--DT Trevon Coley: He caught the eye of Browns head coach Hue Jackson early in training camp and he hasn't slowed. He doesn't get pushed off the line of scrimmage and has a nose for the football as he demonstrated in the preseason opener when he forced a fumble. Coley was signed by the Ravens as an undrafted rookie in 2016. After spending some time on Washington's practice squad last year he was signed to the Browns' practice squad on Dec. 16. Coley, 6-foot-1, 310, won't start but is expected to be part of the rotation.



--CB Mike Hilton: The undrafted free agent was cut by the Jaguars and Patriots last year, but it's looking like he might have found a home with the Steelers. Hilton, a 5-foot-9 slot corner out of Ole Miss, has taken advantage of an unexpected opportunity. After rookie third-round pick Cameron Sutton and Senquez Golson, the Steelers' 2015 second-round pick, were injured, Hilton became the top backup behind William Gay in the nickel package. Hilton has showed an ability to play tight man coverage and play well in run support. Most important, he's played well on special teams, something a reserve defensive back must do in order to make the 53-man roster.



--WR Riley McCarron: Nicknamed "The Iowa Flash" by head coach Bill O'Brien, the undrafted free agent is a shifty slot receiver and kick returner. McCarron has to stay healthy, though, to make the team. He keeps getting banged up. McCarron has good speed, running the 40-yard dash in 4.36 seconds, but is undersized (5-foot-9).


--Rookie WR JoJo Natson: He may only be 5-foot-7, but the Akron alum plays a lot bigger. He has opened a lot of eyes since the start of training camp. Natson is making a strong push to be the Colts' primary kickoff returner. Small and tough to tackle in the open field, he has also impressed as a receiver. Natson is one of several good rookie receivers on the roster.



--WR Keelan Cole: An undrafted free agent, Cole started training camp well down on the team's list of wide receivers, but has gradually worked his way up the depth chart through his solid play the first couple weeks of training camp. With injuries to normal starters Allen Hurns and Marqise Lee, Cole was inserted into the starting lineup for the Tampa Bay game. He continued to look strong as a punt returner with a 31-yard return in the second quarter that gave the Jaguars possession on the Buccaneers' 23-yard line. In the preseason opener, Cole came up big when he caught Chad Henne's throw from the 3-yard line in stride and outraced all Patriots defenders to complete a 97-yard scoring play. Cole now appears to be a lock to make the team's 53-man roster as both a receiver and returner.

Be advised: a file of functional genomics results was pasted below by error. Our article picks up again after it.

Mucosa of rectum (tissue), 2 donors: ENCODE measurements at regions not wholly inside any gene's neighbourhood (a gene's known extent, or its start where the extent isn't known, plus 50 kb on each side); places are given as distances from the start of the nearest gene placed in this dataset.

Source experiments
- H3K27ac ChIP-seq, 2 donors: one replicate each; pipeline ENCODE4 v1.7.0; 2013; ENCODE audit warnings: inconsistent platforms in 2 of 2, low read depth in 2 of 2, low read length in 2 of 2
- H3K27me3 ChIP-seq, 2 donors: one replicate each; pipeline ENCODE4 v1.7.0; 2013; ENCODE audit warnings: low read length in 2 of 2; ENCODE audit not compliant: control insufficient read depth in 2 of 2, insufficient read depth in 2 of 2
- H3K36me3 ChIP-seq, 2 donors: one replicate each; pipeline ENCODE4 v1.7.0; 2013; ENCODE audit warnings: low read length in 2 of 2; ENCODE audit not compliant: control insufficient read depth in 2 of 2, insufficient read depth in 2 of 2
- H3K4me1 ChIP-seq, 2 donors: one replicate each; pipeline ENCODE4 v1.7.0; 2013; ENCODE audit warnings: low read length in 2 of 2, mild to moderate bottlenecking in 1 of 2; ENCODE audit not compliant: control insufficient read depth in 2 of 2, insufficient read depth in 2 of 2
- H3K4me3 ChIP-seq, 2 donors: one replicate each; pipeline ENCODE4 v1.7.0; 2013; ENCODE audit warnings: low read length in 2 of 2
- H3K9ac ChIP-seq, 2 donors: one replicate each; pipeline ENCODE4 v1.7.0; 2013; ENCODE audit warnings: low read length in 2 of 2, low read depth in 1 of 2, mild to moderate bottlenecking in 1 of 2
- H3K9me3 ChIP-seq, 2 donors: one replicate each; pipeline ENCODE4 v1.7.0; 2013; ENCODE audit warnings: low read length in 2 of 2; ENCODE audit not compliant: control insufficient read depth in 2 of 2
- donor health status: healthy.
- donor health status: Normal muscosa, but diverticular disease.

--S Denzel Johnson: With Curtis Riley out, Johnson, an undrafted rookie from Texas Christian, got lots of snaps with the second unit on Saturday against Carolina and acquitted himself pretty well. He could be a practice-squad candidate.




--RB De'Angelo Henderson: He has been more than just a potential back-of-the-roster running back; the sixth-round pick looks like he could start at some point. The Coastal Carolina product leads the Broncos in yardage from scrimmage through two games and has averaged 6.5 yards per carry, racking up 84 yards on 13 carries. His emergence could leave the Broncos with some tough choices at running back.


--TE Demetrius Harris: The Chiefs entered camp unsure of their depth at tight end behind starter Travis Kelce, but Harris shows signs of finally fulfilling his potential. The club signed Harris as an undrafted free agent in 2013 from the University of Wisconsin-Milwaukee basketball team. Harris owns just 27 catches for 217 yards and three touchdowns, but now lines up as the team's primary run blocker at tight end and has solidified his role as a pass catcher. The 6-foot-7, 230-pound tight is an easy target to find for quarterback Alex Smith. Harris dropped six passes a year ago on just 31 targets, but head coach Andy Reid said he's shown improved skills at catching the ball in tight spaces. Harris caught two touchdowns against Cincinnati in the team's 30-12 preseason win Friday.



--WR Jamaal Jones: The Chargers couldn't wait for their young pass-catcher to hit camp and form a connection with QB Philip Rivers. They just thought it would be top pick Michael Williams. Instead Jones, an undrafted first-year pro out of Montana, continues to flash in practice and games with his acrobatic catches - no matter the quarterback. Jones, who did have a fumble in Sunday's loss to the Saints, leads the Chargers with six catches for 59 yards. While Williams waits for his back to heal, Jones has stepped up.


--LB Nicholas Morrow: He is a 6-foot, 216-pound linebacker from Division III Greenville who started against the Rams, got considerable time, and broke up a pass late in the game that he nearly intercepted. With rookie second-round pick Obi Melifonwu injured, Morrow has a chance to stick as a hybrid lineabacker safety in sub-packages. A defensive back in college, Morrow could be of service on special teams and passing downs.